Japan has successfully test-fired a medium-caliber maritime electromagnetic railgun from an offshore platform as it continues to advance its defenses in the face of burgeoning regional security threats.
For the test, the Japanese Maritime Self-Defense Force (JMSDF) collaborated with the Acquisition Technology & Logistics Agency (ATLA), a Japanese Ministry of Defense division. There is still little specific information regarding what this included and when it was conducted.
On October 17, ATLA announced the successful testing, claiming that this was the first time any nation had achieved such a feat since maritime railguns are obviously mounted on ships. Japan hopes to use the railgun on land and at sea. Thus, the test would be a significant advancement for this novel technology.
Along with the announcement posted on Platform X (previously Twitter), ATLA attached stunning video footage of the railgun in action, showing the firing of projectiles from various angles. The Japanese Ministry of Defense (MoD) announced it had decided to develop an electromagnetic weapon system to intercept hostile hypersonic missiles in early 2022.
Moreover, ATLA stated that it was advancing work on electromagnetic railgun. “Since the financial year 2016, we have studied the underlying technologies of railguns. In the studies, we have worked on increasing launch velocity and establishing material technologies for the rails, which have high current endurance characteristics,” an ATLA spokesperson told Janes at the time.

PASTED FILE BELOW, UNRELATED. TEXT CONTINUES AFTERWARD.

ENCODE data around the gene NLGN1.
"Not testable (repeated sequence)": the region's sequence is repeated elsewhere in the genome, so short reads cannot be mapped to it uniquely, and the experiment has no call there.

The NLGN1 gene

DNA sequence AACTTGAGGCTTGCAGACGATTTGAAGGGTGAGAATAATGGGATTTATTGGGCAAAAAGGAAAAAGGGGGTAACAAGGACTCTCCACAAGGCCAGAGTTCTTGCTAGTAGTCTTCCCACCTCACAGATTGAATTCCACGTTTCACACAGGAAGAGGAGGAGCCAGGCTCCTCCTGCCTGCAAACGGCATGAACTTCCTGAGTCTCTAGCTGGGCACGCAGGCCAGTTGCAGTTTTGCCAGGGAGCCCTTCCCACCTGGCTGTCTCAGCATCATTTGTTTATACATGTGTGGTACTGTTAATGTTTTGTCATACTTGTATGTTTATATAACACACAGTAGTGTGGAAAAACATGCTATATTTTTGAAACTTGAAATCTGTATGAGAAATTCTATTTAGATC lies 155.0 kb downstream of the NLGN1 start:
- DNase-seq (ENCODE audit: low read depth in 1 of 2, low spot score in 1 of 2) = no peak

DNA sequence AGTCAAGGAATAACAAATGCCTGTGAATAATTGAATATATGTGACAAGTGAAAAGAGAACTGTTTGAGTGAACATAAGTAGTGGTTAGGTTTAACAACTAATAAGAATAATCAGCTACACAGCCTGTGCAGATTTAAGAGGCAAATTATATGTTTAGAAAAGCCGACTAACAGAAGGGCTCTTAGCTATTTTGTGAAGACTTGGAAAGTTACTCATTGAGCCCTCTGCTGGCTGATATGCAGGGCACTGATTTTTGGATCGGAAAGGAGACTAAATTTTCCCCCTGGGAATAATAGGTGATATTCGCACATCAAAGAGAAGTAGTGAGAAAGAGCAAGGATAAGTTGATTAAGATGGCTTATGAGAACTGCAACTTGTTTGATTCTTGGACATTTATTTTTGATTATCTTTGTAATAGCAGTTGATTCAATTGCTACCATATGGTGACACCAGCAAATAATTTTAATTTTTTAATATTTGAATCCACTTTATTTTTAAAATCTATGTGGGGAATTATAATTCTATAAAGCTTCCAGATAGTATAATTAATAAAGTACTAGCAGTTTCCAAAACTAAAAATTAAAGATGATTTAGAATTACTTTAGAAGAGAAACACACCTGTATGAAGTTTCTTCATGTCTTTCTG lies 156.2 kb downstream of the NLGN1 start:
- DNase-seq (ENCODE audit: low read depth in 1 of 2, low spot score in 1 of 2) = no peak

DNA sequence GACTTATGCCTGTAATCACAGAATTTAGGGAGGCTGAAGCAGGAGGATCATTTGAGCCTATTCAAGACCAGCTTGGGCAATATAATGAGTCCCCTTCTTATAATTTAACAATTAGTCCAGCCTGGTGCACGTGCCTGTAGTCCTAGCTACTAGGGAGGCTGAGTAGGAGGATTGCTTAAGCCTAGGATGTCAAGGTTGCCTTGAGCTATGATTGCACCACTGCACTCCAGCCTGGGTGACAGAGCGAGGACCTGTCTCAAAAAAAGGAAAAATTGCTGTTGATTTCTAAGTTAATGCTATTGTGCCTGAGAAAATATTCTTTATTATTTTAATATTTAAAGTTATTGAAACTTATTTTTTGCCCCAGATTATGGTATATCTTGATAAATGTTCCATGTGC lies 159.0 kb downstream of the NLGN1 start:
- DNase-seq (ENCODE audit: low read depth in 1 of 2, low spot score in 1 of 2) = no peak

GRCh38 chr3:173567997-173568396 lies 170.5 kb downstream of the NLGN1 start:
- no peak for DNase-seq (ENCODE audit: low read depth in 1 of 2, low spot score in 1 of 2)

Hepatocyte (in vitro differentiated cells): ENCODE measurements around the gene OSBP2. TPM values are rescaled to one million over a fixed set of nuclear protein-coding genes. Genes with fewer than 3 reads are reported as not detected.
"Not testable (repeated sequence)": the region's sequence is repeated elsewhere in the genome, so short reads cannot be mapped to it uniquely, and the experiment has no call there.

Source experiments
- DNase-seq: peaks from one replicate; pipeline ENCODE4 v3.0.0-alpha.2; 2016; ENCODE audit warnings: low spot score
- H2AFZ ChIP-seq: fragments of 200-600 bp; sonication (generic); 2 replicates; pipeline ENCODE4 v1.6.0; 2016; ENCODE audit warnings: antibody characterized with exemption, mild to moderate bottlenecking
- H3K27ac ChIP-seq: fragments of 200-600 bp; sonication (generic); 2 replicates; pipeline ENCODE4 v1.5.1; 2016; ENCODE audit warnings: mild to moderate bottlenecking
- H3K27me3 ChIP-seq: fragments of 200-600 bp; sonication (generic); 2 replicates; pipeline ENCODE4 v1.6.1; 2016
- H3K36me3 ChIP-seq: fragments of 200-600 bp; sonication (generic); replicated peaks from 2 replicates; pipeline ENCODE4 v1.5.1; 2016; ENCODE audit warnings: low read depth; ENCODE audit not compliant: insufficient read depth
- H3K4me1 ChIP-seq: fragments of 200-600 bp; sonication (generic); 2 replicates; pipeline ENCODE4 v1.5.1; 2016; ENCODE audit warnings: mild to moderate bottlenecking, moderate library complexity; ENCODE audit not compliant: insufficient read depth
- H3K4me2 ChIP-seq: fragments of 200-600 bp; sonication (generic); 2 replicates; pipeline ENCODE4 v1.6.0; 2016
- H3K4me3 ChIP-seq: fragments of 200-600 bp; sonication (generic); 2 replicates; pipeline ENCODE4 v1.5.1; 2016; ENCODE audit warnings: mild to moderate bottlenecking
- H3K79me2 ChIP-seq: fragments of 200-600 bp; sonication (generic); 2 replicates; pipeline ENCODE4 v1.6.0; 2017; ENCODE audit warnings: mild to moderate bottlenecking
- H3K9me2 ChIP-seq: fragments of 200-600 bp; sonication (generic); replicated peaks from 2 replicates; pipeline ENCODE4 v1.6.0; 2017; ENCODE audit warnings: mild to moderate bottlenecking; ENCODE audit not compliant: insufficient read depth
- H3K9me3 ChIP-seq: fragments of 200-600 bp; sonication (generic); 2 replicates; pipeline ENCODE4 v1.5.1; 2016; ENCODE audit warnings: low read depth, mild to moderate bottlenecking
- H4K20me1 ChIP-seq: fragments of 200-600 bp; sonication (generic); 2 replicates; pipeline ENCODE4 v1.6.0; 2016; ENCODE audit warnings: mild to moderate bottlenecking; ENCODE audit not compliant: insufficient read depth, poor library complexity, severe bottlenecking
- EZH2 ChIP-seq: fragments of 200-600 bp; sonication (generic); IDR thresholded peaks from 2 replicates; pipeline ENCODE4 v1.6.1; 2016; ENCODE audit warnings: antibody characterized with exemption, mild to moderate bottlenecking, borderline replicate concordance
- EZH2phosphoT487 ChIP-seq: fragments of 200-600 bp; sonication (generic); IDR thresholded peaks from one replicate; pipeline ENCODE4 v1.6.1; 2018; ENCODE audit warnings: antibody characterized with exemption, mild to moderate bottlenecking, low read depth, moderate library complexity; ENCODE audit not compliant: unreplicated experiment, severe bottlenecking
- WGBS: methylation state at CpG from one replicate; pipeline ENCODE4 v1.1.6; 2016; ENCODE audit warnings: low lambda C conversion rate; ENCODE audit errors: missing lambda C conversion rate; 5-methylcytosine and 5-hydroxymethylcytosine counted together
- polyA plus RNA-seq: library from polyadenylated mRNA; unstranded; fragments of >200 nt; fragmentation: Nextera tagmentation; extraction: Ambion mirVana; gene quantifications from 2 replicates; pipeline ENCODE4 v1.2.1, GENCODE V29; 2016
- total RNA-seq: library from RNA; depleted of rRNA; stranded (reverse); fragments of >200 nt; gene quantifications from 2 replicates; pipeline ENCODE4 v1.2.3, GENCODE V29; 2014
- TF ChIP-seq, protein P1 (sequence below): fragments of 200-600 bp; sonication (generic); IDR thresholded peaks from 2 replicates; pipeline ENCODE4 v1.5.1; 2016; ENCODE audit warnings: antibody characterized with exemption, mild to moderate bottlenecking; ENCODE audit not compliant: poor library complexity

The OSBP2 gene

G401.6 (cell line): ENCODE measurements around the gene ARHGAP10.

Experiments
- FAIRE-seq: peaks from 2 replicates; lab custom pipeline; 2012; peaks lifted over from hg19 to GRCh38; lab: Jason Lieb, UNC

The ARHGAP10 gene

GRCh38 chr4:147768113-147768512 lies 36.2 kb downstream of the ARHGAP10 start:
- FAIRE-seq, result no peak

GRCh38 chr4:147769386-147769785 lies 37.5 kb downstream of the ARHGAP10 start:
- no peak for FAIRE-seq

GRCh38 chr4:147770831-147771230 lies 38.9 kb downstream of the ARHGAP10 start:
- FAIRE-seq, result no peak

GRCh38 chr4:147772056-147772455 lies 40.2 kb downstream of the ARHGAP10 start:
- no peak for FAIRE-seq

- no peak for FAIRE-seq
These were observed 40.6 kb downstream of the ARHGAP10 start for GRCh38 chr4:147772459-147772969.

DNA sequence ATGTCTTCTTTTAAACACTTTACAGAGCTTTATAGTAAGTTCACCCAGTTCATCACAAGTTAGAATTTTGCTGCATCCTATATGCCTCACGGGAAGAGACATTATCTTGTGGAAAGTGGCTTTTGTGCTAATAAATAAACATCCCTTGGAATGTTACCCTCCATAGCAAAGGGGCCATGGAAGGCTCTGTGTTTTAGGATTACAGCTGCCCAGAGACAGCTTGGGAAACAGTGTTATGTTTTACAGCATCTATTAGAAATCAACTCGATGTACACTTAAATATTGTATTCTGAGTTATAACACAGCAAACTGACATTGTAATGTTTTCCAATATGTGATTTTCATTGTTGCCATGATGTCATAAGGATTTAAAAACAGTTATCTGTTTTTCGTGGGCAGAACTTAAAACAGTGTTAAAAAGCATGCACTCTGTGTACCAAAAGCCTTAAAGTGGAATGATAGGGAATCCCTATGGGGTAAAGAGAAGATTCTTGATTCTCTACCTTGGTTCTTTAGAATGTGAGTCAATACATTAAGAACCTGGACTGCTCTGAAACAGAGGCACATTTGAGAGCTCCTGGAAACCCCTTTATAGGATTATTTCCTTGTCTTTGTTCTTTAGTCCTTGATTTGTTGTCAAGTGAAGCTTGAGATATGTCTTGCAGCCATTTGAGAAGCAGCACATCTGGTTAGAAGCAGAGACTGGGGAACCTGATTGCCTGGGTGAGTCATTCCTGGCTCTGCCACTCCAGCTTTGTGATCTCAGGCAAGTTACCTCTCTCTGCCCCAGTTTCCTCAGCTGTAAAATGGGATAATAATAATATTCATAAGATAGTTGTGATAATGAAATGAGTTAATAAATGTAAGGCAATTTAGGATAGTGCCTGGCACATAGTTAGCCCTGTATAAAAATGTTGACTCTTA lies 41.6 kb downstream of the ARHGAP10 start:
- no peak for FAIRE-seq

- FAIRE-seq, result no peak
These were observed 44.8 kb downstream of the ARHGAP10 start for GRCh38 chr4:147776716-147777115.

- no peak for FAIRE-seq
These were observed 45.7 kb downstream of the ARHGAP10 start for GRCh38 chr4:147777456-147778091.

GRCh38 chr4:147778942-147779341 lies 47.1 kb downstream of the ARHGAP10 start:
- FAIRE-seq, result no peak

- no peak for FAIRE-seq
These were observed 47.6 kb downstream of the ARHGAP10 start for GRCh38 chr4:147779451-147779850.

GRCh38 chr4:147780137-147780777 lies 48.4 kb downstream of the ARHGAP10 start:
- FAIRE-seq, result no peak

A railgun is an electromagnetic weapon that can shoot projectiles at about Mach 7, or seven times the speed of sound, on targets like ships, missiles, and aircraft. It has long been predicted and stated by some of Japan’s officials that the country wants to combine its railgun system with long-range missiles to increase its capacity to intercept aerial targets.
The development and testing of these “railguns” comes as Tokyo mulls how to adequately counter the threat presented by hypersonic weapons developed by regional adversaries like China, North Korea, and Russia. A Japanese policymaker told Nikkei Asia earlier that Japan is building a railgun system to dissuade missiles from being fired in the first place rather than intercepting them.
#ATLA has accomplished ship-board firing test of railgun first time in the world with the cooperation of the JMSDF. To protect vessels against air-threats and surface-threats by high-speed bullets, ATLA strongly promotes early deployment of railgun technology. pic.twitter.com/MG5NqqENcG
— Acquisition Technology & Logistics Agency (@atla_kouhou_en) October 17, 2023
With the likelihood of future conflict in mind, Japan is strengthening its defense capabilities and increasing military readiness. This includes plans to speed the procurement of Tomahawk missiles, build its long-range missiles, and acquire the ability to hit adversary’s military bases in the face of a lingering threat from an increasingly aggressive China.
Moreover, Japan has made no bones about how it feels threatened by North Korea’s expanding arsenal of missiles, which includes hypersonic weapons. North Korea launched a ballistic missile over the island nation just a year ago, which landed further east in the Pacific Ocean. With the country publicly pledging to destroy any North Korean rocket that crosses its airspace, Japan’s rail gun development and integration would be ideal.
Meanwhile, China has also claimed to have developed heat-seeking hypersonic missiles ahead of the US, which could target aircraft carriers and moving vehicles.